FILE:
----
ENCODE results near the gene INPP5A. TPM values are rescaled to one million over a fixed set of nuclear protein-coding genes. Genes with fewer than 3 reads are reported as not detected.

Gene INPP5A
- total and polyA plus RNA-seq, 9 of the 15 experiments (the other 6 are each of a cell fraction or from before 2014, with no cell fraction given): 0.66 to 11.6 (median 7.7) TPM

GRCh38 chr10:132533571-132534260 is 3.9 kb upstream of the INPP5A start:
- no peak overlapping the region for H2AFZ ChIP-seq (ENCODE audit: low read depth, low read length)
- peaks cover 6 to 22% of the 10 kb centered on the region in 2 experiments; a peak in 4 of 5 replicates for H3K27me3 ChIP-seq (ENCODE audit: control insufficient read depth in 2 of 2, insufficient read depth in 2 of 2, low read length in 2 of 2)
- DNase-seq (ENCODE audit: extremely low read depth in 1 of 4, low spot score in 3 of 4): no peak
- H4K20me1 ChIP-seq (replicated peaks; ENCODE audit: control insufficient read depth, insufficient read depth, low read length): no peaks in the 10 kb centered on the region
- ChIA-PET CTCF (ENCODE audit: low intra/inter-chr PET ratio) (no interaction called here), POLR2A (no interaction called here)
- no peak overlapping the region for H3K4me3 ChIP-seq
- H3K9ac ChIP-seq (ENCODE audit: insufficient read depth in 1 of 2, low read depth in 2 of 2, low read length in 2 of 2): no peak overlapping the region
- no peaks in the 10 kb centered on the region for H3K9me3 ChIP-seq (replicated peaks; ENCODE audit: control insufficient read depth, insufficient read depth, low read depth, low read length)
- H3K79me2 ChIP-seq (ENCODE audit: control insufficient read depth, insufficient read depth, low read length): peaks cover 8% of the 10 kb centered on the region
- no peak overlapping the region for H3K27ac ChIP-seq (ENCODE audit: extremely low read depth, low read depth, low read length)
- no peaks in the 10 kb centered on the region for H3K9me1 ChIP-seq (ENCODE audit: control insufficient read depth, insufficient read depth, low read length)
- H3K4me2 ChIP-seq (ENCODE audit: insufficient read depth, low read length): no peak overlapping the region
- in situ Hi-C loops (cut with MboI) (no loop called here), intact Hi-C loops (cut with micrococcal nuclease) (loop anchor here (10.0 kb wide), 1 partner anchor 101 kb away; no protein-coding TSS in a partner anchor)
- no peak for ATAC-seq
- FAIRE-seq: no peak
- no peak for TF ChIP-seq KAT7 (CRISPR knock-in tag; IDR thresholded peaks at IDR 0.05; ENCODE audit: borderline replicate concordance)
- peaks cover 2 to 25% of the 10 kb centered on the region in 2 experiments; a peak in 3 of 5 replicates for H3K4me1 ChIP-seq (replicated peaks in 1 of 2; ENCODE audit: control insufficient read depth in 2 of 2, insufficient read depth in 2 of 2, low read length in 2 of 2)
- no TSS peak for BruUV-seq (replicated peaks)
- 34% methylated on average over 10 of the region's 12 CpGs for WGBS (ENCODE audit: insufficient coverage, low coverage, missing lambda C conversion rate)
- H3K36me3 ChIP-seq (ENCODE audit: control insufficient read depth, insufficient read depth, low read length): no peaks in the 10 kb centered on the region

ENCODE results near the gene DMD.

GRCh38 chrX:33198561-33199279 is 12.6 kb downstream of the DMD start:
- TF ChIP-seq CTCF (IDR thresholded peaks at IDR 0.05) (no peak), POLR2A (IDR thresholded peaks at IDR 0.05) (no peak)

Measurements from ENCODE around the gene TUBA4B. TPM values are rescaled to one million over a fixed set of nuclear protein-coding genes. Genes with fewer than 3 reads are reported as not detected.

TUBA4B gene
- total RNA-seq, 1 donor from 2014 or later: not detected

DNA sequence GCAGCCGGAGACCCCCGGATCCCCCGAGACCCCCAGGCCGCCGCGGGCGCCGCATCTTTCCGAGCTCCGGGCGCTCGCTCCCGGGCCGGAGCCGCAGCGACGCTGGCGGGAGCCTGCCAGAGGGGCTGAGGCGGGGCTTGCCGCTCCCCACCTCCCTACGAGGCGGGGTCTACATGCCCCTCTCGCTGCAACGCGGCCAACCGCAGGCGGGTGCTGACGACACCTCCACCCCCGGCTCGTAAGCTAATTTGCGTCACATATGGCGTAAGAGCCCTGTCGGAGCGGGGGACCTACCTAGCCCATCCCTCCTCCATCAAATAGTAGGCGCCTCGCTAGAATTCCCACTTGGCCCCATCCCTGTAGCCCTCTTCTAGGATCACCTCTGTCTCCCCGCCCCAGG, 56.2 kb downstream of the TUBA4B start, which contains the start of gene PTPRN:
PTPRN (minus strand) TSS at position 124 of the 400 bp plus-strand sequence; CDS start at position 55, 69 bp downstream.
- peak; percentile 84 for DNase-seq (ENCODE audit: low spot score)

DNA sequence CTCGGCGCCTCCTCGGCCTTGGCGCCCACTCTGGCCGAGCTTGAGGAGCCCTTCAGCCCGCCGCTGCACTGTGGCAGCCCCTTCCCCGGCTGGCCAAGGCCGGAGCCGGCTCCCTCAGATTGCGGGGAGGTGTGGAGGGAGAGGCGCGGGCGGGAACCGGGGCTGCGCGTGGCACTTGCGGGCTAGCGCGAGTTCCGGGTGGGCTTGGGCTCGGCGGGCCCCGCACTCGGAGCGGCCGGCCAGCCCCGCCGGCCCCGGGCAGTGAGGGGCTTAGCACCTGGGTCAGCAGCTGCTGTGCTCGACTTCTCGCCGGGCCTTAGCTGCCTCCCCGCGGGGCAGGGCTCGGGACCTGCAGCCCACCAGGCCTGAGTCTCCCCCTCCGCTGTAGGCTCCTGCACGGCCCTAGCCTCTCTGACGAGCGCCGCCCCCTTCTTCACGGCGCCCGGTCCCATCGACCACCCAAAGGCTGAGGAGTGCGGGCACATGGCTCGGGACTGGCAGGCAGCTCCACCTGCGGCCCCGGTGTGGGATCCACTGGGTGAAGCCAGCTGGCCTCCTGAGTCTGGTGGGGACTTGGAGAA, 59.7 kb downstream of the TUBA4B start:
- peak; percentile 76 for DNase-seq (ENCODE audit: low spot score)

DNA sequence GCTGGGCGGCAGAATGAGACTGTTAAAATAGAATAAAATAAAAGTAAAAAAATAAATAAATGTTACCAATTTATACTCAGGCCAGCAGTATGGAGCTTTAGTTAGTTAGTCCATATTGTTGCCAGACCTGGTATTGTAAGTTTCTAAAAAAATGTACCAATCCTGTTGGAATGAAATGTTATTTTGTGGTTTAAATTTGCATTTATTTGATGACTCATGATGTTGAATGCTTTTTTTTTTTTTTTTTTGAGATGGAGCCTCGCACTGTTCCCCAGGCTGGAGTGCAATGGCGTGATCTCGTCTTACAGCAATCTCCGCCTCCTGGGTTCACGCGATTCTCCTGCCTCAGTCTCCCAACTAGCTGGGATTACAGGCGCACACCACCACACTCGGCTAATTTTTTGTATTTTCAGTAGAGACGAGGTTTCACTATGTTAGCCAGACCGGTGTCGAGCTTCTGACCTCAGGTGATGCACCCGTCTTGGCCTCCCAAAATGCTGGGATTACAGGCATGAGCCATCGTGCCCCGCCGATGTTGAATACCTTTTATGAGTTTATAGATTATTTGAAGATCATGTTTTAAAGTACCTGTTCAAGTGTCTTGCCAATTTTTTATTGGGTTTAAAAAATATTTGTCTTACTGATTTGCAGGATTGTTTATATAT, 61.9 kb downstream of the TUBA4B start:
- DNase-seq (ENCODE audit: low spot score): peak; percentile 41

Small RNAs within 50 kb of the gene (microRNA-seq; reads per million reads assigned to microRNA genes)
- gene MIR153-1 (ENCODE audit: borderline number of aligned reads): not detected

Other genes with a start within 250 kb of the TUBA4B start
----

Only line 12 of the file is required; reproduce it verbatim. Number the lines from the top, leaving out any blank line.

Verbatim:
- no peaks in the 10 kb centered on the region for H3K9me3 ChIP-seq (replicated peaks; ENCODE audit: control insufficient read depth, insufficient read depth, low read depth, low read length)